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Hurley Ventilation expands to mine air heaters

May 23, 2016
by Norm Tollinsky
In: News
One of two mine air heaters for Alamos Gold’s Young-Davidson Mine in Matachewan under construction at the Hurley Group in Sudbury.

One of two mine air heaters for Alamos Gold’s Young-Davidson Mine in Matachewan under construction at the Hurley Group in Sudbury.

Hurley Ventilation Technologies, a Sudbury-based manufacturer of fans, has spun off a new company to focus on the manufacture of mine air heaters.

“Customers are looking for a turnkey solution,” said Dan Hurley, president of the Hurley Group. “They want the fans, the electrical system, and the mine air heater.”

The startup of Hurley Industrial Thermal Technologies Inc. (HITT) provides the company with the one component it was missing.

Hurley’s move into the mine air heater business followed the termination of mine air heater manufacturing in Canada when Eclipse Inc. and its owner, Elster Thermal Technologies, were acquired by Honeywell in December.

“That left a void in the marketplace,” said Hurley. “Eclipse had a very good name in the business, so we entered into an OEM agreement with Honeywell.”

The Sudbury company also recruited Eclipse employee Denis Cloutier, a mechanical engineer with 20 plus years of experience in the heater design and manufacturing industry.

HITT is only a few months old, but already has four orders, including one for Alamos Gold’s Young-Davidson mine in Matachewan.

A new building equipped to manufacture the mine air heaters was completed in April.

The mine air heaters most in demand today are fueled by either propane or natural gas and range in power from 10 million to 20 million BTUs.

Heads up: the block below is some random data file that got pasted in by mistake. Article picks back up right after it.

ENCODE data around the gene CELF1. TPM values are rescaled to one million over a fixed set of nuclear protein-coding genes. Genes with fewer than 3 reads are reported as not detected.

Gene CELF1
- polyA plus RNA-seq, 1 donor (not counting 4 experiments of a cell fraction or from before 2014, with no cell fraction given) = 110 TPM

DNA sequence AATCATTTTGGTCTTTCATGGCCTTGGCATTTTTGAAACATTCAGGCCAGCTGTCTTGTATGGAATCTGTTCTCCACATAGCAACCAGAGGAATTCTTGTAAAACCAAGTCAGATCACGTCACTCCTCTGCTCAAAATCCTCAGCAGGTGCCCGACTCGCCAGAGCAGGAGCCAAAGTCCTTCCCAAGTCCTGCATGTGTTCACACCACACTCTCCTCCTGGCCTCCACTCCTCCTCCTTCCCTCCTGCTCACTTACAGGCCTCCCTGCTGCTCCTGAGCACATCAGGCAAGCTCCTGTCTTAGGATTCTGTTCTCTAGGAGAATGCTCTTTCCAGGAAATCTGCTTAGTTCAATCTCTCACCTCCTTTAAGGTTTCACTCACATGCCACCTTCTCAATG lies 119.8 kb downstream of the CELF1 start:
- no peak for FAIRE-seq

A typical installation on surface consists of two fans, said Hurley. “If one fails, a mine can still operate with one fan. If a mine needs 40 million BTUs, we’ll provide two units of 20 million BTUs rather than one humungous unit.”

The Hurley Group has come a long way since its founding in 1976. It has 20,000 square feet of office and manufacturing space and employs 53 people. It manufactures fans from one to 1,250 horsepower and from 12 inches all the way up to 120 inches in diameter.

With the decision by Howden Alphair Ventilating Systems to cease manufacturing mine ventilation fans in Winnipeg earlier this year, Hurley is now the only manufacturer of mine fans in Canada.

Originally focused on the Sudbury Basin, Hurley now sells its fans across Canada and the U.S. and exports to Chile, Peru and Mongolia.

Much of the company’s success is attributable to Northern Ontario-based mining contractors like Redpath, Cementation and Dumas, who win contracts around the world and specify Hurley products.

“The mining fraternity is close-knit, so if you provide the service, they tend to stick with you,” said Hurley, who is 71 and has no interest in slowing down.

The company prides itself on the quality of its workmanship and subjects every fan to rigorous testing prior to shipment.

Another secret to Hurley’s success is its vendor management program, which ensures a supply of replacement units and the speedy delivery of fans and components as required.

In Sudbury, Hurley is able to deliver a replacement fan within four hours. The turnaround time for more distant customers like Goldcorp’s Red Lake Mine may be three days, but in most cases, that’s well before the defective unit has been brought up to surface, said Hurley.

“Turnaround time is critical because the failure of a fan could halt production,” he noted.

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